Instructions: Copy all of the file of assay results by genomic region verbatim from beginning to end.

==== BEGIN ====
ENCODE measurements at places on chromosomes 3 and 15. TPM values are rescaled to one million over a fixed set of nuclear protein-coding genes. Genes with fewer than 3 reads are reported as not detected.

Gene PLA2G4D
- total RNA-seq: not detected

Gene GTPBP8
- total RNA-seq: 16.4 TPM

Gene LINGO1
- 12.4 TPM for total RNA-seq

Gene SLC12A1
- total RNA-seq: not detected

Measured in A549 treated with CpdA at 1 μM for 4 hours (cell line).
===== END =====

ENCODE measurements at places on chromosomes 3 and 15. TPM values are rescaled to one million over a fixed set of nuclear protein-coding genes. Genes with fewer than 3 reads are reported as not detected.

Gene PLA2G4D
- total RNA-seq: not detected

Gene GTPBP8
- total RNA-seq: 16.4 TPM

Gene LINGO1
- 12.4 TPM for total RNA-seq

Gene SLC12A1
- total RNA-seq: not detected

Measured in A549 treated with CpdA at 1 μM for 4 hours (cell line).